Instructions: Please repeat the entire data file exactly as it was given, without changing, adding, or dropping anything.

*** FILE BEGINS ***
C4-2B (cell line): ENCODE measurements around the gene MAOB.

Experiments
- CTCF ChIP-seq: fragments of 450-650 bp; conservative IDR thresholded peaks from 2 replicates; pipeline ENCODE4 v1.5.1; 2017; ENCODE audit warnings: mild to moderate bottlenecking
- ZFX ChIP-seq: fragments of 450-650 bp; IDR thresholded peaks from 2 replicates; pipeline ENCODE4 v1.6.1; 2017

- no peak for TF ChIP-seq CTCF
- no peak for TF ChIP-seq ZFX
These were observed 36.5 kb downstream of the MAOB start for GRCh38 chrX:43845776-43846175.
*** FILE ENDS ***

C4-2B (cell line): ENCODE measurements around the gene MAOB.

Experiments
- CTCF ChIP-seq: fragments of 450-650 bp; conservative IDR thresholded peaks from 2 replicates; pipeline ENCODE4 v1.5.1; 2017; ENCODE audit warnings: mild to moderate bottlenecking
- ZFX ChIP-seq: fragments of 450-650 bp; IDR thresholded peaks from 2 replicates; pipeline ENCODE4 v1.6.1; 2017

- no peak for TF ChIP-seq CTCF
- no peak for TF ChIP-seq ZFX
These were observed 36.5 kb downstream of the MAOB start for GRCh38 chrX:43845776-43846175.